Like a lot of people, I got my copy of Sam Wineburg’s new book Why Study History (When It’s Already on Your Phone) [University of Chicago Press, 2018.] in the mail this week, and since I’ve literally just finished taking my Historiography class through Historical Thinking and other Unnatural Acts, I thought I should review it and see if it represents a great leap forward, etc.
Having read it, I can say with some certainty that it is not replacing Historical Thinking in next year’s iteration of this class. It’s a cranky book, with a kind of frustrated prophetic tone: my comment on twitter was that the title should have been Why Teach History (When You’re All Doing It Wrong).
It starts well enough, with a history of standardized testing and the relationship between those ‘normed’ systems and the constant repetition of ‘kids these days don’t know history’ that never seems to acknowledge that we’ve been complaining about that for as long as we’ve been measuring it.
Then things go off a cliff, with two chapters that have been excerpted publicly: a history of the Teaching American History grants that he calls wasted money (here, with a typical response published here), and an attack on textbooks through the lens of Howard Zinn’s People’s History of the United States (published here). I thought it odd for a pedagogy pioneer like Wineburg to be beating on a mostly harmless/arguably productive form of continuing education funding for failing to effectively assess learning, when his own research shows how nearly impossible that assessment is. (In a later chapter, he actually addresses the assessment question, or at least claims to have addressed it, but he doesn’t connect back to the earlier argument. Like Historical Thinking, this is basically a collection of essays, either previously published or talking about previously published work, and doesn’t hold together all that well as a whole.)
And his attack on Zinn’s work is mostly critiques that could have been targeted at a *lot* of more current textbooks. He’s basically griping that People’s History and the teaching materials that have come out of it are no better than average. E.g., his argument about the lack of up-to-date historiography on critical questions (atomic bombings, Soviet spies): how many chapters in current textbooks have “reading recommendation” lists from the authors’ grad school bibliographies, plus a token new work or two? (This is a pet peeve of mine.) Wineburg basically argues that newer scholarship must be better, but ignores that there are critiques of much of it, ongoing arguments. E.g., the idea that Soviet spies’ existence mitigates the political and social damage of McCarthy/McCarthyism is a bit of a non-sequitur, especially since we don’t have equivalent open sources on CIA work during the Cold War. And he attacks the textbook-like secondary materials, like primary sources and lesson plans, that have arisen around it for being … a bit less good than his own primary source lesson plans, but doesn’t give them credit for being better than a lot of other textbook ‘resources for teachers’ which are mind-numbing pedagogical atrocities. The chapters on “Historical Thinking =/= An Amazing Memory” are basically recapitulations of the work he did in Historical Thinking.
Chapter Six is the beating heart of this book, though: a career autobiography about how he revolutionized the field and got everything right. He’s not really wrong, it’s just not particularly interesting reading when it’s mostly about when he got the insights, who he worked with, how much money they got in grant money, and how many downloads that enabled. There’s about four chapters worth of good methodological potential here, but it’s overwhelmed by his cleverness: reminds me a lot of the self-reported careers of Silicon Valley “disrupters.” (I was particularly struck, given the ill temper of chapter 3, by his recognition that in some classrooms with english language learners and diverse populations, textbooks help).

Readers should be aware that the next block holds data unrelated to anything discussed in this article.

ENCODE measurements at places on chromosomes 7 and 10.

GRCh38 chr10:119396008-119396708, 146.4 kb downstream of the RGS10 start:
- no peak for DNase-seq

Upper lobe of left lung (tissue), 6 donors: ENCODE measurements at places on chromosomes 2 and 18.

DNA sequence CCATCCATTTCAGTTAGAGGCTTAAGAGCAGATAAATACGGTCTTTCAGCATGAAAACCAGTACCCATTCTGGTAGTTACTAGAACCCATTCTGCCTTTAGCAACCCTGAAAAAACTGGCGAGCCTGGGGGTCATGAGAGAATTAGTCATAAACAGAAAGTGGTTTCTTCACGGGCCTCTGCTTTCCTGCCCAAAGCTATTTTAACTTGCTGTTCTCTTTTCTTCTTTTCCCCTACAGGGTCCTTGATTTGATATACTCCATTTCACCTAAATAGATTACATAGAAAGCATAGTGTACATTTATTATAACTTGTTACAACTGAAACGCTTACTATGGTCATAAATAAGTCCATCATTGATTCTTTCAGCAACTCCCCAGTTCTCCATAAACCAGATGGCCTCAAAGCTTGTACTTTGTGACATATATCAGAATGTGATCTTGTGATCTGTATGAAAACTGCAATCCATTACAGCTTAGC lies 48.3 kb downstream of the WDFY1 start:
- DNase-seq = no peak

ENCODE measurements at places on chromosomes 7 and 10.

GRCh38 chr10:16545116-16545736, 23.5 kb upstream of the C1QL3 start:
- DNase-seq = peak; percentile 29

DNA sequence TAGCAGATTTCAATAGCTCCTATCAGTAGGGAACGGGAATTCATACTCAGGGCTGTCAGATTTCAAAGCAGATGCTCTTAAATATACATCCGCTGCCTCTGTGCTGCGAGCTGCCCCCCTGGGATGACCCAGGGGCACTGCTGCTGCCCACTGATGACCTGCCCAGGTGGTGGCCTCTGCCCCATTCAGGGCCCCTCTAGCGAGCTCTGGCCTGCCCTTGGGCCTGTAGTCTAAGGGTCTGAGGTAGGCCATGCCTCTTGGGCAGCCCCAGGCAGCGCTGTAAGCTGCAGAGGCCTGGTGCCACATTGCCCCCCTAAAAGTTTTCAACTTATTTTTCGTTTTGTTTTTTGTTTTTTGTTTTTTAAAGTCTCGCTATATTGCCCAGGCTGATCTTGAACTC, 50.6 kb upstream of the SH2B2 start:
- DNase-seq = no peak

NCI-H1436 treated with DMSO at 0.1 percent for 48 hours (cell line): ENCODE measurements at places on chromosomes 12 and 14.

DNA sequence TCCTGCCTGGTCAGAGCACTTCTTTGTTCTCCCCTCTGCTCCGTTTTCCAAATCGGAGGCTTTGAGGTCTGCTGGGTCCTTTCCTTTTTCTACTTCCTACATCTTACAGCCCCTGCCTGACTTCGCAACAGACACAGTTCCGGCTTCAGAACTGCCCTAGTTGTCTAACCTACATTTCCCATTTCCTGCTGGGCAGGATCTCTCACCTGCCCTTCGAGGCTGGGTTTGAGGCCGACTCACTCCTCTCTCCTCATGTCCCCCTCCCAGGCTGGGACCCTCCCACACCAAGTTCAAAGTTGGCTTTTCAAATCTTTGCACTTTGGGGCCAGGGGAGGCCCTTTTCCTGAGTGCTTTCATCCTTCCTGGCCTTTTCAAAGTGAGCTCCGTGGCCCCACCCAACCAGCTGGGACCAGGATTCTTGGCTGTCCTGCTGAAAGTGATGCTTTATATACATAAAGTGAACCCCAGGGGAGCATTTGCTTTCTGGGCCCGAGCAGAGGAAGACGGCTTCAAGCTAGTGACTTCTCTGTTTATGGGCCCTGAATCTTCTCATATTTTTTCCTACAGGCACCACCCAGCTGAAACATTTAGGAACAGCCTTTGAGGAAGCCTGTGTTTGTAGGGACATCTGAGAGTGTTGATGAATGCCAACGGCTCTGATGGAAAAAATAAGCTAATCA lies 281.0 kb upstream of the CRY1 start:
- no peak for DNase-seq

The best chapter title may be “Why Google Can’t Save Us” (though we know this by now, surely) but it’s mostly the backstory to the creation of this paper and this article. Read the paper, or the equivalent chapter in T. Mills Kelly)
The last chapter, which feels like an afterthought at best, is a recycled version of this article about who people pick as “famous Americans” as some kind of paean to the success of broader educational goals and narratives over the last half-century. “The kids are alright” is an odd ending to a book that is almost entirely about what everyone else has gotten wrong but him and his collaborators.
I honestly don’t know who this book is for. It’s certainly not for students or non-teachers. Insofar as it’s for teachers, it’s not the inspiring-but-cautionary work promised by the title. It’s an odd mix of triumphal progressions and cautionary tales, without enough detail to be useful except as a bibliography update to the earlier work for further reading.
P.S. I realized after posting this that it really said almost nothing about teaching Asian history. That’s because Wineburg says nothing about teaching anything except American history. Which means that he’s never seriously wrestled with the problem of studying history as anything except as implicit self-study of one’s own culture. Even the study of modern Europe, or earlier manifestations of Western civilization are terra nullius in this pedagogic world, to say nothing of the wider World History revolution or specific study of non-Western cultures.